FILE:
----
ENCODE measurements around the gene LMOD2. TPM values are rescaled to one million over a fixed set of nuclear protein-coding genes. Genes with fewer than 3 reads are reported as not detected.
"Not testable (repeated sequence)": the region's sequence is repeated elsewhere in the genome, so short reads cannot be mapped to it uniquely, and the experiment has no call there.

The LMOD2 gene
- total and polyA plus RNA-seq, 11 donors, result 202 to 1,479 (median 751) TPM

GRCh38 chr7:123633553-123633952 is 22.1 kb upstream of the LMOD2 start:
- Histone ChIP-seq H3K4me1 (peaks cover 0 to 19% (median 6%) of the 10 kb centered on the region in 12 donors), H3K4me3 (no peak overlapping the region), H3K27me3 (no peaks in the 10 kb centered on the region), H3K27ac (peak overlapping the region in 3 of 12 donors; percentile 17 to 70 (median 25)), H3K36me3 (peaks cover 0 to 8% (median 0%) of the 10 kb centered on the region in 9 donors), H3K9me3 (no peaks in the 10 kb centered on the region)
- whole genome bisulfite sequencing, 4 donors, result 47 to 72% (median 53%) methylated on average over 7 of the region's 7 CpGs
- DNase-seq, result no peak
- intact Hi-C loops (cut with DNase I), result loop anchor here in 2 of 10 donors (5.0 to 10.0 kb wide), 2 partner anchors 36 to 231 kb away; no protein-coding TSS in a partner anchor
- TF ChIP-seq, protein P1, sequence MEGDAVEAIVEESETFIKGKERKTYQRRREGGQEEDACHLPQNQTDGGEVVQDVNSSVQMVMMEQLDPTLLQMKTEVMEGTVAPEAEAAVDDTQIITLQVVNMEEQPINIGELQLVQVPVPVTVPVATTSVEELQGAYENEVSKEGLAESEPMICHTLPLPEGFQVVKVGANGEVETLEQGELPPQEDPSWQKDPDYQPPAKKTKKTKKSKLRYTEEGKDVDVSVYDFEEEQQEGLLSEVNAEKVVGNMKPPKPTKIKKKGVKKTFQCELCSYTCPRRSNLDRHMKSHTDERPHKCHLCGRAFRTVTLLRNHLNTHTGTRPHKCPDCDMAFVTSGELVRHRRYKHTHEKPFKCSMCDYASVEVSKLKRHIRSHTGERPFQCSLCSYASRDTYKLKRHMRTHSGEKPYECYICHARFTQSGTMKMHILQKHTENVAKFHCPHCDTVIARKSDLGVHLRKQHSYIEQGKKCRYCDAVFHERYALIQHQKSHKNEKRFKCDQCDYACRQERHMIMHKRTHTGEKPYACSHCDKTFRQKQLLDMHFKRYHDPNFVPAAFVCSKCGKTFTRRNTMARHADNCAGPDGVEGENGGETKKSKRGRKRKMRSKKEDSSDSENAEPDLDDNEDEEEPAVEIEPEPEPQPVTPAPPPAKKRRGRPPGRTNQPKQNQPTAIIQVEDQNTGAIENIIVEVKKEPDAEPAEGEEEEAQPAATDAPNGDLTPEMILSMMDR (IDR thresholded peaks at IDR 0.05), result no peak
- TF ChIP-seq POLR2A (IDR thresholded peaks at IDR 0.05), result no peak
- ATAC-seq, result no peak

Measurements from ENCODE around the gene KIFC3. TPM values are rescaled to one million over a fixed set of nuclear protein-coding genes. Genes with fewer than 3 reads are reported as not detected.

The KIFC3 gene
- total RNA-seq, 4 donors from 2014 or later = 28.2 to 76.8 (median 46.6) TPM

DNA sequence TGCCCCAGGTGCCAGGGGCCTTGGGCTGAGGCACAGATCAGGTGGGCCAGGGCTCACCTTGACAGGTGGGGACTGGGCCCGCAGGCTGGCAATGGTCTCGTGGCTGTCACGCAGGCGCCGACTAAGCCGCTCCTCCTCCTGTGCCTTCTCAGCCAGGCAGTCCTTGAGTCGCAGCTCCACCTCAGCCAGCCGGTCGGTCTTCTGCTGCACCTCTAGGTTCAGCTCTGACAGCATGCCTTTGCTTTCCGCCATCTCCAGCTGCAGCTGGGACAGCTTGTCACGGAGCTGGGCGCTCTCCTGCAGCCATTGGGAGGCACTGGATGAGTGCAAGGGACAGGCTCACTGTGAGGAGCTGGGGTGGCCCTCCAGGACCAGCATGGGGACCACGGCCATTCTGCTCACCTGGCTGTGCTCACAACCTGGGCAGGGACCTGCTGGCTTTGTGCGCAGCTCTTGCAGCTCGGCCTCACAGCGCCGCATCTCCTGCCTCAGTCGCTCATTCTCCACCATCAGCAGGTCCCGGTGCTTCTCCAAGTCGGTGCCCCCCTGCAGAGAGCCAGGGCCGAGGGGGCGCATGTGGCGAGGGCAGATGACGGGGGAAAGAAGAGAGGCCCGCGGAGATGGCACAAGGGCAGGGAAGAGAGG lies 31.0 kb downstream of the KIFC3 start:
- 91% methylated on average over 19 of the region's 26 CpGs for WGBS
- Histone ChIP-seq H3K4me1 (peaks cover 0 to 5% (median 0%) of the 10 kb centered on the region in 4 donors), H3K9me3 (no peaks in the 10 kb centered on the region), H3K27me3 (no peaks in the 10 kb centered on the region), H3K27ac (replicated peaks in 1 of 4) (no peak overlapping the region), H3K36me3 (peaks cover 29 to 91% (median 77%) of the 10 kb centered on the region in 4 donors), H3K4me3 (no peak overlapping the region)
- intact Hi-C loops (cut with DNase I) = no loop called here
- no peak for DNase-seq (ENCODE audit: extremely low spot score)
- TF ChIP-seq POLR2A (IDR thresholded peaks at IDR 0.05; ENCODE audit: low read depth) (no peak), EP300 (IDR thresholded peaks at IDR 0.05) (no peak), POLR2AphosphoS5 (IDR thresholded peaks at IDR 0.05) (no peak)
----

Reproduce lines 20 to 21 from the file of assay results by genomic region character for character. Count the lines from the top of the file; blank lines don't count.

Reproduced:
- no peak for DNase-seq (ENCODE audit: extremely low spot score)
- TF ChIP-seq POLR2A (IDR thresholded peaks at IDR 0.05; ENCODE audit: low read depth) (no peak), EP300 (IDR thresholded peaks at IDR 0.05) (no peak), POLR2AphosphoS5 (IDR thresholded peaks at IDR 0.05) (no peak)